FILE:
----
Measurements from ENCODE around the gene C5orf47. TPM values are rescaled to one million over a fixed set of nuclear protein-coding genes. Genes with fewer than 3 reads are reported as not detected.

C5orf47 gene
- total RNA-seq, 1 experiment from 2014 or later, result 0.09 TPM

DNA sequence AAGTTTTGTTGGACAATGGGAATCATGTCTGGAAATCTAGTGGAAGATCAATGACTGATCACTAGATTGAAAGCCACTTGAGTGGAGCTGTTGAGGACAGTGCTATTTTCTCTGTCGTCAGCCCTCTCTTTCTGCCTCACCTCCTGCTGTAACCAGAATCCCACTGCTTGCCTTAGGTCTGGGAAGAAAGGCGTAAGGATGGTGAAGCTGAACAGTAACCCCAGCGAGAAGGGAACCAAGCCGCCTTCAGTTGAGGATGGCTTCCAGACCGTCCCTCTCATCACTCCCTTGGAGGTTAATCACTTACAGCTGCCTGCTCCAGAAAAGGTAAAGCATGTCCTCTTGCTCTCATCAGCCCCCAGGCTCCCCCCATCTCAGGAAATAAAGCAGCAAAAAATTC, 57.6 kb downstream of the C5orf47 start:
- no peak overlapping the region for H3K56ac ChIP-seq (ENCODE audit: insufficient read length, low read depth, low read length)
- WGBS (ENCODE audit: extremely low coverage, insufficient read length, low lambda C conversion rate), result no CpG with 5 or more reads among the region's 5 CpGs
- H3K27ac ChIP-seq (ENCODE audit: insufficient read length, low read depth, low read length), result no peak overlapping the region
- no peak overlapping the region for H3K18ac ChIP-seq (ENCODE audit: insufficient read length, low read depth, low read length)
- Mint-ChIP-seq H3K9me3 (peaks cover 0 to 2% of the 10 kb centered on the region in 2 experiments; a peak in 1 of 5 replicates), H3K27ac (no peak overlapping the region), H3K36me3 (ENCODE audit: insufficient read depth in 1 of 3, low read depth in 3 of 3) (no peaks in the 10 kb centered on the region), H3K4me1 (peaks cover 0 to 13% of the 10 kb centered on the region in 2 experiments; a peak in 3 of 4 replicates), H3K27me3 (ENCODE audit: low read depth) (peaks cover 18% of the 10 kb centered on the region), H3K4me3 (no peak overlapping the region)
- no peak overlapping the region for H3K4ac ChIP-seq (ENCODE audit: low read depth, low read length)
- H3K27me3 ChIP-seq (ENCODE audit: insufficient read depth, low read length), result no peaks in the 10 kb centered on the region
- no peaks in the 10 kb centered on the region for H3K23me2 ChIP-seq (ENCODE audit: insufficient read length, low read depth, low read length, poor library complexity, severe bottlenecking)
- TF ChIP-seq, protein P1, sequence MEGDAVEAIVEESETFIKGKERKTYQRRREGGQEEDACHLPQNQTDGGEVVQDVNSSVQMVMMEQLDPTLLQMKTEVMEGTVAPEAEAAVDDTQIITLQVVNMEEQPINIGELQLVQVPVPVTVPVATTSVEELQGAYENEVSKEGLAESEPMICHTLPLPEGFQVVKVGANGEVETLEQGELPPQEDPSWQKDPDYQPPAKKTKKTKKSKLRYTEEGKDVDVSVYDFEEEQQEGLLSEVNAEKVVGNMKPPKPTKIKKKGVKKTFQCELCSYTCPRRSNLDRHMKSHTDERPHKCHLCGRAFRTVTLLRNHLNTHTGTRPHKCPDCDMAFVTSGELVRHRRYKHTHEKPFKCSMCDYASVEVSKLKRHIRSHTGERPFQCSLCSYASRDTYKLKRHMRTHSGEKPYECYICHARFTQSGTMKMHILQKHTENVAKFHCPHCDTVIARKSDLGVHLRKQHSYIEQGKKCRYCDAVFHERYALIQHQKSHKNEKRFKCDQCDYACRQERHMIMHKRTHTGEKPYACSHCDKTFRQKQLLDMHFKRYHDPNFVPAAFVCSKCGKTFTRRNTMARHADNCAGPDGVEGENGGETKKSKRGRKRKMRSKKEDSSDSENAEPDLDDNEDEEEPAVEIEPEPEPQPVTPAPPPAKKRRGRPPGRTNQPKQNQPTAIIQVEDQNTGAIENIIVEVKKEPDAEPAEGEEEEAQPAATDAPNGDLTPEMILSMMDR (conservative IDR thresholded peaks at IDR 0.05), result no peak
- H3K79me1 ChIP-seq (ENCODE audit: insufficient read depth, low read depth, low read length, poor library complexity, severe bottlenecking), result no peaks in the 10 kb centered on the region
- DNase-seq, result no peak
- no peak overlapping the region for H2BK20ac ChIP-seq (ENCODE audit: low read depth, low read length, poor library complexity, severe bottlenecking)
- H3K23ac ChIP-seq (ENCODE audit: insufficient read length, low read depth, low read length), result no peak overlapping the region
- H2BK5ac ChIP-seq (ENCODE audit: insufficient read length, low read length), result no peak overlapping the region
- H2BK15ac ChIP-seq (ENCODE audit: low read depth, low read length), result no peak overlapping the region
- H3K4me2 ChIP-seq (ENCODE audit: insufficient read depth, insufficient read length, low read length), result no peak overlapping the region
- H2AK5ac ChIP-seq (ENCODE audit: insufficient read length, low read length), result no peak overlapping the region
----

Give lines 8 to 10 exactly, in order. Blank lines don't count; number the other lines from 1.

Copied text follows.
- no peak overlapping the region for H3K18ac ChIP-seq (ENCODE audit: insufficient read length, low read depth, low read length)
- Mint-ChIP-seq H3K9me3 (peaks cover 0 to 2% of the 10 kb centered on the region in 2 experiments; a peak in 1 of 5 replicates), H3K27ac (no peak overlapping the region), H3K36me3 (ENCODE audit: insufficient read depth in 1 of 3, low read depth in 3 of 3) (no peaks in the 10 kb centered on the region), H3K4me1 (peaks cover 0 to 13% of the 10 kb centered on the region in 2 experiments; a peak in 3 of 4 replicates), H3K27me3 (ENCODE audit: low read depth) (peaks cover 18% of the 10 kb centered on the region), H3K4me3 (no peak overlapping the region)
- no peak overlapping the region for H3K4ac ChIP-seq (ENCODE audit: low read depth, low read length)